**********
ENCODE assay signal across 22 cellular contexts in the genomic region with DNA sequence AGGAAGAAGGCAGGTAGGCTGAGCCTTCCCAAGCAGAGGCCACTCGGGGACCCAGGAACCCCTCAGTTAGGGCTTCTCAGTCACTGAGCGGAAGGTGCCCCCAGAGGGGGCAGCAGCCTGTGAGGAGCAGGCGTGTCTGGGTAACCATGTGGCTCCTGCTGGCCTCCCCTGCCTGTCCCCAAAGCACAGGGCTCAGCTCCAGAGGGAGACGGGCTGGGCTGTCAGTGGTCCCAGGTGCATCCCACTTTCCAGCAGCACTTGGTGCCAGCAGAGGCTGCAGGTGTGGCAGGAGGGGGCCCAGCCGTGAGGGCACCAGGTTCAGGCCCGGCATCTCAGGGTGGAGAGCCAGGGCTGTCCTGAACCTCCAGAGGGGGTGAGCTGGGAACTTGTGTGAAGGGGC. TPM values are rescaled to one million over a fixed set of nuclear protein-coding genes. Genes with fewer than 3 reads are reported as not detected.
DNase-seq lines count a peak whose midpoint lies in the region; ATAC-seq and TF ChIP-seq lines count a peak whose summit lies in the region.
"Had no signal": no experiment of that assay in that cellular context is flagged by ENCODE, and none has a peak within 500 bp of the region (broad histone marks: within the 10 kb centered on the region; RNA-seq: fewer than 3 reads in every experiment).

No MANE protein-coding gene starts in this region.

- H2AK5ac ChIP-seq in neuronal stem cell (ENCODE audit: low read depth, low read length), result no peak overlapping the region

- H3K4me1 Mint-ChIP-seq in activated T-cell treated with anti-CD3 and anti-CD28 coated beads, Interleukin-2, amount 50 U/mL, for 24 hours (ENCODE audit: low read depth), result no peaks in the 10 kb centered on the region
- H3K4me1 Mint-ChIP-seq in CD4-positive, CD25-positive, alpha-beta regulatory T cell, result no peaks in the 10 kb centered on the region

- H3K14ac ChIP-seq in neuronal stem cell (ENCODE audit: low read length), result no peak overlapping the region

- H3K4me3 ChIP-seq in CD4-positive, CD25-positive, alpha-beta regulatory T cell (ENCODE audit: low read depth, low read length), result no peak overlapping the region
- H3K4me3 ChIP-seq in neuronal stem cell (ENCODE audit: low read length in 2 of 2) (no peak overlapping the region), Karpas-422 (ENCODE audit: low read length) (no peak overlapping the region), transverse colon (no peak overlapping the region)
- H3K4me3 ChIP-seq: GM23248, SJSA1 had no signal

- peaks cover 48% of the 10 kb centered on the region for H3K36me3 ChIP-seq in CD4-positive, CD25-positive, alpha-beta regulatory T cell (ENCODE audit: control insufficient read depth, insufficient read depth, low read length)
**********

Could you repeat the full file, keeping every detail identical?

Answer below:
ENCODE assay signal across 22 cellular contexts in the genomic region with DNA sequence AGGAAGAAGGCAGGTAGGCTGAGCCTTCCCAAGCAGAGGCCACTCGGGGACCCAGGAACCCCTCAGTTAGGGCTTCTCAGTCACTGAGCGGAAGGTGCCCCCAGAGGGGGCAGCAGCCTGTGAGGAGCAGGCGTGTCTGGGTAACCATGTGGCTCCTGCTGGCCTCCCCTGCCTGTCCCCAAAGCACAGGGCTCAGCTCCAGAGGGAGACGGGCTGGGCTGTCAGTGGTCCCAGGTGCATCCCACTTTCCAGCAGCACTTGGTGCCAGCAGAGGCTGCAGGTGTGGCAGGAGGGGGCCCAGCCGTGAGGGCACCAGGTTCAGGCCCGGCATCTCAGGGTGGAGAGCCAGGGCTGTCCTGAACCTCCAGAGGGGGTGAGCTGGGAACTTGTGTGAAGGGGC. TPM values are rescaled to one million over a fixed set of nuclear protein-coding genes. Genes with fewer than 3 reads are reported as not detected.
DNase-seq lines count a peak whose midpoint lies in the region; ATAC-seq and TF ChIP-seq lines count a peak whose summit lies in the region.
"Had no signal": no experiment of that assay in that cellular context is flagged by ENCODE, and none has a peak within 500 bp of the region (broad histone marks: within the 10 kb centered on the region; RNA-seq: fewer than 3 reads in every experiment).

No MANE protein-coding gene starts in this region.

- H2AK5ac ChIP-seq in neuronal stem cell (ENCODE audit: low read depth, low read length), result no peak overlapping the region

- H3K4me1 Mint-ChIP-seq in activated T-cell treated with anti-CD3 and anti-CD28 coated beads, Interleukin-2, amount 50 U/mL, for 24 hours (ENCODE audit: low read depth), result no peaks in the 10 kb centered on the region
- H3K4me1 Mint-ChIP-seq in CD4-positive, CD25-positive, alpha-beta regulatory T cell, result no peaks in the 10 kb centered on the region

- H3K14ac ChIP-seq in neuronal stem cell (ENCODE audit: low read length), result no peak overlapping the region

- H3K4me3 ChIP-seq in CD4-positive, CD25-positive, alpha-beta regulatory T cell (ENCODE audit: low read depth, low read length), result no peak overlapping the region
- H3K4me3 ChIP-seq in neuronal stem cell (ENCODE audit: low read length in 2 of 2) (no peak overlapping the region), Karpas-422 (ENCODE audit: low read length) (no peak overlapping the region), transverse colon (no peak overlapping the region)
- H3K4me3 ChIP-seq: GM23248, SJSA1 had no signal

- peaks cover 48% of the 10 kb centered on the region for H3K36me3 ChIP-seq in CD4-positive, CD25-positive, alpha-beta regulatory T cell (ENCODE audit: control insufficient read depth, insufficient read depth, low read length)